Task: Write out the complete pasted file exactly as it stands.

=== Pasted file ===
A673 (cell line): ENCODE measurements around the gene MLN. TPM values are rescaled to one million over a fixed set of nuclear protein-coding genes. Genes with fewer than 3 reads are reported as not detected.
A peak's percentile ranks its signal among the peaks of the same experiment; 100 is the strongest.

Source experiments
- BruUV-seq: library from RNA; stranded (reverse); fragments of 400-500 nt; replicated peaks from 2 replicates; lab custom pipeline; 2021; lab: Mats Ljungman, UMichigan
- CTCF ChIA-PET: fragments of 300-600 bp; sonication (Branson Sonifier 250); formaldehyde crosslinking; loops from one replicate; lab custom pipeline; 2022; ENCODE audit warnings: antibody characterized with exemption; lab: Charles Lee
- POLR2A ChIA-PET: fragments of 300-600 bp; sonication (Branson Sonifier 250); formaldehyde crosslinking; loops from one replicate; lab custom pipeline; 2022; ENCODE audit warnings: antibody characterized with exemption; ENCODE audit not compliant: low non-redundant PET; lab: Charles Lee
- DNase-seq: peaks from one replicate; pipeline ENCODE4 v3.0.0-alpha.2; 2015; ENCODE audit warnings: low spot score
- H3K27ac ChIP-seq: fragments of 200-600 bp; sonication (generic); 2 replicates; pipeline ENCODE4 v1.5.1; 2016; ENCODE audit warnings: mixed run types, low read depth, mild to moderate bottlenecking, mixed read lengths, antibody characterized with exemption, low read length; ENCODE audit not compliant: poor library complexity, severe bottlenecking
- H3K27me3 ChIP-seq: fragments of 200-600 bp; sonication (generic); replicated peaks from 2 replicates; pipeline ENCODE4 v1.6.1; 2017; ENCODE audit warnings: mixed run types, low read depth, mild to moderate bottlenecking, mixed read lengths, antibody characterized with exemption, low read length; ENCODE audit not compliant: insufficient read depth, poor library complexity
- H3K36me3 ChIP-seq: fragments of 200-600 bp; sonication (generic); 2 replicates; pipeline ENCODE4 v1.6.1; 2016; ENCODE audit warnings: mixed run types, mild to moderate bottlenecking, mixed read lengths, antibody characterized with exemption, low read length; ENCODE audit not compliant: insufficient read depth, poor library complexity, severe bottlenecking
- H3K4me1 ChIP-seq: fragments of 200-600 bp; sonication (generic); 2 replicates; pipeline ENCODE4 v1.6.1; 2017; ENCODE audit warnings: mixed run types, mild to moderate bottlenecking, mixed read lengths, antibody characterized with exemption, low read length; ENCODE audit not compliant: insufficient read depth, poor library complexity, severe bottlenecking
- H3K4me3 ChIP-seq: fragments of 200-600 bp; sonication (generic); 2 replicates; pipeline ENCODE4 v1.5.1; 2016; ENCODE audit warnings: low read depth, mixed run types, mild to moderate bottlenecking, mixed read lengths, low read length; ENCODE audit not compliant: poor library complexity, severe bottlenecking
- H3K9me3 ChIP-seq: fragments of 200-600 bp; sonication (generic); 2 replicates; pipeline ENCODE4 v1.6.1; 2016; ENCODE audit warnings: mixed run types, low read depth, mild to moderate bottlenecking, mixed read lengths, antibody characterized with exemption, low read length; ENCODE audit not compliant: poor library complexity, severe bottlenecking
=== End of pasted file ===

A673 (cell line): ENCODE measurements around the gene MLN. TPM values are rescaled to one million over a fixed set of nuclear protein-coding genes. Genes with fewer than 3 reads are reported as not detected.
A peak's percentile ranks its signal among the peaks of the same experiment; 100 is the strongest.

Source experiments
- BruUV-seq: library from RNA; stranded (reverse); fragments of 400-500 nt; replicated peaks from 2 replicates; lab custom pipeline; 2021; lab: Mats Ljungman, UMichigan
- CTCF ChIA-PET: fragments of 300-600 bp; sonication (Branson Sonifier 250); formaldehyde crosslinking; loops from one replicate; lab custom pipeline; 2022; ENCODE audit warnings: antibody characterized with exemption; lab: Charles Lee
- POLR2A ChIA-PET: fragments of 300-600 bp; sonication (Branson Sonifier 250); formaldehyde crosslinking; loops from one replicate; lab custom pipeline; 2022; ENCODE audit warnings: antibody characterized with exemption; ENCODE audit not compliant: low non-redundant PET; lab: Charles Lee
- DNase-seq: peaks from one replicate; pipeline ENCODE4 v3.0.0-alpha.2; 2015; ENCODE audit warnings: low spot score
- H3K27ac ChIP-seq: fragments of 200-600 bp; sonication (generic); 2 replicates; pipeline ENCODE4 v1.5.1; 2016; ENCODE audit warnings: mixed run types, low read depth, mild to moderate bottlenecking, mixed read lengths, antibody characterized with exemption, low read length; ENCODE audit not compliant: poor library complexity, severe bottlenecking
- H3K27me3 ChIP-seq: fragments of 200-600 bp; sonication (generic); replicated peaks from 2 replicates; pipeline ENCODE4 v1.6.1; 2017; ENCODE audit warnings: mixed run types, low read depth, mild to moderate bottlenecking, mixed read lengths, antibody characterized with exemption, low read length; ENCODE audit not compliant: insufficient read depth, poor library complexity
- H3K36me3 ChIP-seq: fragments of 200-600 bp; sonication (generic); 2 replicates; pipeline ENCODE4 v1.6.1; 2016; ENCODE audit warnings: mixed run types, mild to moderate bottlenecking, mixed read lengths, antibody characterized with exemption, low read length; ENCODE audit not compliant: insufficient read depth, poor library complexity, severe bottlenecking
- H3K4me1 ChIP-seq: fragments of 200-600 bp; sonication (generic); 2 replicates; pipeline ENCODE4 v1.6.1; 2017; ENCODE audit warnings: mixed run types, mild to moderate bottlenecking, mixed read lengths, antibody characterized with exemption, low read length; ENCODE audit not compliant: insufficient read depth, poor library complexity, severe bottlenecking
- H3K4me3 ChIP-seq: fragments of 200-600 bp; sonication (generic); 2 replicates; pipeline ENCODE4 v1.5.1; 2016; ENCODE audit warnings: low read depth, mixed run types, mild to moderate bottlenecking, mixed read lengths, low read length; ENCODE audit not compliant: poor library complexity, severe bottlenecking
- H3K9me3 ChIP-seq: fragments of 200-600 bp; sonication (generic); 2 replicates; pipeline ENCODE4 v1.6.1; 2016; ENCODE audit warnings: mixed run types, low read depth, mild to moderate bottlenecking, mixed read lengths, antibody characterized with exemption, low read length; ENCODE audit not compliant: poor library complexity, severe bottlenecking